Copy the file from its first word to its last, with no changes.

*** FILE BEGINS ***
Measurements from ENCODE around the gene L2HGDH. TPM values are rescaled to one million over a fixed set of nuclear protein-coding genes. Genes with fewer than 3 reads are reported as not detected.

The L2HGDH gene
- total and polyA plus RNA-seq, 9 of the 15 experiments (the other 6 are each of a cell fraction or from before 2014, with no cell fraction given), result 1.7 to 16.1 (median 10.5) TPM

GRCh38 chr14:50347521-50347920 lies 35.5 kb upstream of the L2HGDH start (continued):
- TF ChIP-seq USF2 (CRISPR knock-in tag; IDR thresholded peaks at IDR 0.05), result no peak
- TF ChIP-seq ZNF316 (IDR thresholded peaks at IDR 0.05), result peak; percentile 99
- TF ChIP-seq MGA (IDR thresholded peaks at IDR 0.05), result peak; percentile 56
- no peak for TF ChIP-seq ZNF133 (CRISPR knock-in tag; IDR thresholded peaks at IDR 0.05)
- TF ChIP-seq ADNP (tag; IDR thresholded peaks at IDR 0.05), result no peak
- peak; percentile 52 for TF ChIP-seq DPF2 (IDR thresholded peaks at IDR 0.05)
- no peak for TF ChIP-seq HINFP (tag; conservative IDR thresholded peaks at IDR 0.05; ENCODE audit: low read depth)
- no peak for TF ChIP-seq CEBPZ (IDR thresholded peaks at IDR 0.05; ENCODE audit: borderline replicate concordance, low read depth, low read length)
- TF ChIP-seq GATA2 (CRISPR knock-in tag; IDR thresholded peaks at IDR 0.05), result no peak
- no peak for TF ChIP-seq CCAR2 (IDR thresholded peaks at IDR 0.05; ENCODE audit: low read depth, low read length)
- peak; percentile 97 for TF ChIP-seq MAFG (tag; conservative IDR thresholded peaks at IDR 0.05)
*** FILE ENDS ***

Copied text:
Measurements from ENCODE around the gene L2HGDH. TPM values are rescaled to one million over a fixed set of nuclear protein-coding genes. Genes with fewer than 3 reads are reported as not detected.

The L2HGDH gene
- total and polyA plus RNA-seq, 9 of the 15 experiments (the other 6 are each of a cell fraction or from before 2014, with no cell fraction given), result 1.7 to 16.1 (median 10.5) TPM

GRCh38 chr14:50347521-50347920 lies 35.5 kb upstream of the L2HGDH start (continued):
- TF ChIP-seq USF2 (CRISPR knock-in tag; IDR thresholded peaks at IDR 0.05), result no peak
- TF ChIP-seq ZNF316 (IDR thresholded peaks at IDR 0.05), result peak; percentile 99
- TF ChIP-seq MGA (IDR thresholded peaks at IDR 0.05), result peak; percentile 56
- no peak for TF ChIP-seq ZNF133 (CRISPR knock-in tag; IDR thresholded peaks at IDR 0.05)
- TF ChIP-seq ADNP (tag; IDR thresholded peaks at IDR 0.05), result no peak
- peak; percentile 52 for TF ChIP-seq DPF2 (IDR thresholded peaks at IDR 0.05)
- no peak for TF ChIP-seq HINFP (tag; conservative IDR thresholded peaks at IDR 0.05; ENCODE audit: low read depth)
- no peak for TF ChIP-seq CEBPZ (IDR thresholded peaks at IDR 0.05; ENCODE audit: borderline replicate concordance, low read depth, low read length)
- TF ChIP-seq GATA2 (CRISPR knock-in tag; IDR thresholded peaks at IDR 0.05), result no peak
- no peak for TF ChIP-seq CCAR2 (IDR thresholded peaks at IDR 0.05; ENCODE audit: low read depth, low read length)
- peak; percentile 97 for TF ChIP-seq MAFG (tag; conservative IDR thresholded peaks at IDR 0.05)